Also Pictured: Jesus (PHOTO CREDIT: Dan Anderson)

Starring: Joel Courtney, Kelsey Grammer, Jonathan Roumie, Anna Grace Barlow, Kimberly Williams-Paisley

Directors: Jon Erwin and Brent McCorkle

Running Time: 119 Minutes

Rating: PG-13 for A Few Bad Trips

Release Date: February 24, 2023 (Theaters)

What’s It About?: Hey, have you heard the good news? That’s a favorite phrase of people spreading the Christian gospel, and they were doing it really enthusiastically in the 1960s and 70s, particularly in sunny Southern California. This is the vision of America that Jesus Revolution wants us to see. The Jesus movement of the era brought evangelical Christian fervor to hippies, drug users, and anyone else who was just looking for something to believe. Some of the major figures in the movement were Greg Laurie (played by Joel Courtney), who emerged from an unmoored, religion-free childhood with a single mom and multiple stepfathers; Lonnie Frisbee (played by Jonathan Roumie), who’s basically Hippie Jesus Matthew McConaughey; and Chuck Smith (Kelsey Grammer), the token traditionalist who starts to cotton to the vibes of the new generation. Will Jesus Revolution manage to convert any viewers? Let’s find out!

What Made an Impression?:  I’m not a godless heathen, as I’m still a practicing Catholic (though some Protestant sects might consider that pretty godless), but modern American Christian cinema still tends to be a little too didactic for my tastes. Co-director Jon Erwin is certainly known for his faith-based output alongside his brother Andrew in the likes of October Baby and I Can Only Imagine, as well as the Kurt Warner biopic American Underdog. This time around, he’s got a new co-director in the form of Brent McCorkle, but the religious angle is obviously still front and center. So that aspect might not be up my alley, but the time period and its corresponding soundtrack certainly are. I’ve enjoyed the convergence of Jesus and hippies before in the likes of Godspell and Jesus Christ Superstar, so I was interested to see if Jesus Revolution could pull off a similar trick.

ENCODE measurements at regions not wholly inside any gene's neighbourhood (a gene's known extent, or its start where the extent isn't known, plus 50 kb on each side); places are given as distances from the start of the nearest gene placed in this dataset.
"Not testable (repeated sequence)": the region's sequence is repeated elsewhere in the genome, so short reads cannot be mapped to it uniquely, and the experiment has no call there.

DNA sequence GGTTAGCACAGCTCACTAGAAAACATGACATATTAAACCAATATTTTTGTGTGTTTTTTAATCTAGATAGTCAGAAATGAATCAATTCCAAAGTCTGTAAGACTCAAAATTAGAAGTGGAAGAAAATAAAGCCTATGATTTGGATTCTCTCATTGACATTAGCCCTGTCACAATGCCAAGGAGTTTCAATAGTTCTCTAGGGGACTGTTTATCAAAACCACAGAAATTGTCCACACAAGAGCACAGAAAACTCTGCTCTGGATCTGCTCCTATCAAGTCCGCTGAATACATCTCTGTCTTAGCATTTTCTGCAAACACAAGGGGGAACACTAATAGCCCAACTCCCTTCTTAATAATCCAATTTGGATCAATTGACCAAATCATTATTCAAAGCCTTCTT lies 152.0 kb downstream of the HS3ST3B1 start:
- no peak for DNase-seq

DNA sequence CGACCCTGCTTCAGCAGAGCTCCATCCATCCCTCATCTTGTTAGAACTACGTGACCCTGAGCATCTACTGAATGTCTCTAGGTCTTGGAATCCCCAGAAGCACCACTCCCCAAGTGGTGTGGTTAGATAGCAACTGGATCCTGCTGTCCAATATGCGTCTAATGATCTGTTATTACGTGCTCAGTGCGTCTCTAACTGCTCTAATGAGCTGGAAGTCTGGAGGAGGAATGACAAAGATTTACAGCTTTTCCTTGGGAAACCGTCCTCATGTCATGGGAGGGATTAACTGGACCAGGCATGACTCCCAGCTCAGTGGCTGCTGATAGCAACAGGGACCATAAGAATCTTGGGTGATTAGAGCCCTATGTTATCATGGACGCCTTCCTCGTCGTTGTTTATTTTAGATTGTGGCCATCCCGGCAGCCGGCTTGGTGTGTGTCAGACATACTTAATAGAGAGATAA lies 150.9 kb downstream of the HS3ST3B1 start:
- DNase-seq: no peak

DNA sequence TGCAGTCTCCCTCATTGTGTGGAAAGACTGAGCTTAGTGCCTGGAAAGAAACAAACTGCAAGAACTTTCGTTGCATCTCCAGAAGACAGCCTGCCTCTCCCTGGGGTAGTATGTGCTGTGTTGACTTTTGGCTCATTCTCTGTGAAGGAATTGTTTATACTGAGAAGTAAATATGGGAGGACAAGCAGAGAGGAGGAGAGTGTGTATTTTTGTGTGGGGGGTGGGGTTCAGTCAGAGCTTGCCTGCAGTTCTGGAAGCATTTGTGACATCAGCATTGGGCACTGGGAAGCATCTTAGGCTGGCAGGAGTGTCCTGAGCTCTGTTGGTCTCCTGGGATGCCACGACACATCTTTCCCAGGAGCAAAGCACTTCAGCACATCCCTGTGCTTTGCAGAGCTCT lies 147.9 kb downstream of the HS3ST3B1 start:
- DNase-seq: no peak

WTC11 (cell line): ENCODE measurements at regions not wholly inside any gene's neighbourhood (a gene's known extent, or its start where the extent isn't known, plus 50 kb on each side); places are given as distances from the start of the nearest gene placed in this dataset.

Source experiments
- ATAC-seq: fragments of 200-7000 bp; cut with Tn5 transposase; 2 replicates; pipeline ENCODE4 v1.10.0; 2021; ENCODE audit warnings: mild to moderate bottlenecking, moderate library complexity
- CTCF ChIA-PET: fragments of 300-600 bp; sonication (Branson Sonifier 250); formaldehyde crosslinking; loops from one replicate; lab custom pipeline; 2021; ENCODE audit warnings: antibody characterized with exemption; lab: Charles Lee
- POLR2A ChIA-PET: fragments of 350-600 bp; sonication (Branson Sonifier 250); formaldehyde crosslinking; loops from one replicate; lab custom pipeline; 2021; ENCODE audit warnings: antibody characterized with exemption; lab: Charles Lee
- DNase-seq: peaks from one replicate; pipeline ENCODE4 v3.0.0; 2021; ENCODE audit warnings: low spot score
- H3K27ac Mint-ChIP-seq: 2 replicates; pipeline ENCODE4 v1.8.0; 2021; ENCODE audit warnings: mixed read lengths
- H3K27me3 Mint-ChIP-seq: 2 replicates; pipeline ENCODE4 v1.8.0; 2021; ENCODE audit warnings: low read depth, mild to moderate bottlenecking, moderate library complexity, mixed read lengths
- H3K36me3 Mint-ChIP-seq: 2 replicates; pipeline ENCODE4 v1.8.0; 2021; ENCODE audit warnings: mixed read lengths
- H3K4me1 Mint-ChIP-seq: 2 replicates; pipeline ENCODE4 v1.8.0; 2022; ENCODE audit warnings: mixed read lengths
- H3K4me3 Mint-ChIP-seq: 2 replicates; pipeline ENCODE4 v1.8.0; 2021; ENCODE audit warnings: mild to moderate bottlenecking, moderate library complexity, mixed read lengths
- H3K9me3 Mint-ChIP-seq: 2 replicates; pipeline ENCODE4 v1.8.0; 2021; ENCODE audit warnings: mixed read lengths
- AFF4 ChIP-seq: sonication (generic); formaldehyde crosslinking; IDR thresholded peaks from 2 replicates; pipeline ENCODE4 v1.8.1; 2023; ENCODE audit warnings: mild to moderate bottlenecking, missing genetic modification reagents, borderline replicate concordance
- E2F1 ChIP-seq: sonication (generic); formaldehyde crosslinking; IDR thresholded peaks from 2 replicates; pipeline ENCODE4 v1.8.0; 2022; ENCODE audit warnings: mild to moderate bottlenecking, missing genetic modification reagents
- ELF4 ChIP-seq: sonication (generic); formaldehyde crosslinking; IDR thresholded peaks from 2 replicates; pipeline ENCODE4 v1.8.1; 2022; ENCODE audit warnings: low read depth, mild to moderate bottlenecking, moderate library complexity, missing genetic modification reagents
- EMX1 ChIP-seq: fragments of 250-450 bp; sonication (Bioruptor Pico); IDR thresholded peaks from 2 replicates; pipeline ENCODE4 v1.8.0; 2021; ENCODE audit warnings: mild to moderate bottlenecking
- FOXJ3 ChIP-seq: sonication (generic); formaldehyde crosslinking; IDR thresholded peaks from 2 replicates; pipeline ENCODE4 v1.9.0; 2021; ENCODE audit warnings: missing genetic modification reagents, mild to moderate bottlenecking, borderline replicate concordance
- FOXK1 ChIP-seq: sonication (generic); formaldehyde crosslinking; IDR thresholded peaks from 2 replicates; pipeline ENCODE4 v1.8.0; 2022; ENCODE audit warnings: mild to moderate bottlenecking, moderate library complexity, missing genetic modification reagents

And the verdict is: eh, I liked the music, at least. (You can’t go wrong with “Jesus Is Just Alright” in this case, after all.) The main issue is that it all just feels so perfunctory. Sure, Chuck and Lonnie have differing approaches when it comes to preaching to their congregation, but it never feels like any of the conflicts can’t easily be solved with just five minutes of conversation. Meanwhile, Greg has to convince his girlfriend’s dad that he’s worthy of her, and that whole segment just made me want to scream, “Hey Dad, he’s already redeemed! Didn’t you watch the first half of this movie?!” (At least his drug-fueled escapades have an ironic Reefer Madness-esque edge to them.)

Look, I’m sure these struggles actually happened in real life, so the Jesus Revolution team obviously had to make do with the raw materials of the true accounts. But there’s a way to finesse the mundane details into something that can make your audience stand up and shout “Hallelujah!” Alas, I cannot report that I was genuinely inspired.

Jesus Revolution is Recommended If You Like: Having perfect attendance at Sunday school

Grade: 2 out of 5 Baptisms